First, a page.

Smart Grids: An Approach to Dynamic Pricing in India
The report also considers the Advanced Metering Infrastructure (AMI) system, which is a promising option for many developing countries to help reach 100 percent metering of loads. To do this, the report authors recommend a cost-benefit analysis (CBA). If the CBA doesn’t show an overall benefit for full-scale implementation, it is not recommended to move forward. The report recommends beginning with a smaller-size pilot project within a similar market to the larger-scale rollout.
Dynamic pricing options include time of use (TOU), critical peak pricing (CPP), critical peak rebate (CPR), real time pricing (RTP), and variable peak pricing (VPP), which all rely for its success in customer engagement combined with pricing options, enabling technology, and market segment.
Excerpt from the report:
Section 1252 of EPAct, smart metering, covers these federal standards and defines the following time-based pricing methods:
- Time of use (TOU) pricing: Under TOU pricing, the electricity prices are rates set for specific hourly time periods on an advance or forward basis. Prices paid for energy consumed during these periods are pre-established and known to consumers in advance, thus allowing them to vary their usage in response to these prices and manage their energy costs by shifting usage to a lower cost period or reducing their consumption overall.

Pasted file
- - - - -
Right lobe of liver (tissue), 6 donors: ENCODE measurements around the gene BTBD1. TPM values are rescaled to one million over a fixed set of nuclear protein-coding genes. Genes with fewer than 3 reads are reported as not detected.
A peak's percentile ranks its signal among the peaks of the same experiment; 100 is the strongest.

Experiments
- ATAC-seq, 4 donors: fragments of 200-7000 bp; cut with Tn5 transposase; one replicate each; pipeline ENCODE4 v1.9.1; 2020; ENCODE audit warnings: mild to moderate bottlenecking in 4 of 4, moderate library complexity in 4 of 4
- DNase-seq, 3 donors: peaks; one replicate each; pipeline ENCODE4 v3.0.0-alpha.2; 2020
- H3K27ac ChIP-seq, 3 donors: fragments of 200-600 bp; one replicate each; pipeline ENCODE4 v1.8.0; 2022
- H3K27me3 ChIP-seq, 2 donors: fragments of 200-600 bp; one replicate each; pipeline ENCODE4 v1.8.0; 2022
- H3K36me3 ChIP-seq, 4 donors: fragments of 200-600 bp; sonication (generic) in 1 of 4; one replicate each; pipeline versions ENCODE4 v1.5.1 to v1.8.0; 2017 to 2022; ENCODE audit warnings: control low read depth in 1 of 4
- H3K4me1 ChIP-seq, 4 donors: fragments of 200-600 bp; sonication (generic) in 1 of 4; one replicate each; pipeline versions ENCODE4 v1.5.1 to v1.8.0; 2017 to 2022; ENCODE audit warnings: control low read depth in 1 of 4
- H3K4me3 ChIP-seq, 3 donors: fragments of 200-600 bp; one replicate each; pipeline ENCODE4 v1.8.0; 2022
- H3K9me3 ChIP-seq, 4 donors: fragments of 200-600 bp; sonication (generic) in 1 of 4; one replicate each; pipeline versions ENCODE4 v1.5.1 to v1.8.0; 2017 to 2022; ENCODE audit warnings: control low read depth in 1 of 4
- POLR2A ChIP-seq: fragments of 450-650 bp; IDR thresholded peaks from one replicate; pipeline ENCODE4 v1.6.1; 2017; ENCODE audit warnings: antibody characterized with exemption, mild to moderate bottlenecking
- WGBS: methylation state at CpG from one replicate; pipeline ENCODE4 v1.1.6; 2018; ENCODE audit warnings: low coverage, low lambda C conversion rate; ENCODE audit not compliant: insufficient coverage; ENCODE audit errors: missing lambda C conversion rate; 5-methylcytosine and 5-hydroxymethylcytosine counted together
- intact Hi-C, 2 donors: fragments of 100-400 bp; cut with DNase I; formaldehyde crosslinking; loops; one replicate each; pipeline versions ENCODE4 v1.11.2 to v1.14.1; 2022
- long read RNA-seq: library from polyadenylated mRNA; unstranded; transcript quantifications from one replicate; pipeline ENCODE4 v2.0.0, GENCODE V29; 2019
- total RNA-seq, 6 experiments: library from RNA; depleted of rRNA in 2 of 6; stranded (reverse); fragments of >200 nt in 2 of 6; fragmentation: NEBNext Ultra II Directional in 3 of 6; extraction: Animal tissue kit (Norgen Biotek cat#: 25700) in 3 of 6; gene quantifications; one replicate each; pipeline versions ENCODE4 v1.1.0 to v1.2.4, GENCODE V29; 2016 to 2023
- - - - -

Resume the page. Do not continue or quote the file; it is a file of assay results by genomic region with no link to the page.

- Critical peak pricing (CPP): TOU prices are in effect except for certain critical peak days when prices may reflect the exceptionally high costs of generating and/or purchasing electricity at the wholesale level.
- Real time pricing (RTP): Electricity prices may change hourly, or even sub-hourly, with price signals provided to the user shortly in advance, reflecting the utility's cost of generating and/or purchasing electricity at the wholesale level.
- Peak load reduction credits: For consumers with large loads who enter into pre-established peak load reduction agreements that reduce a utility's planned capacity obligations.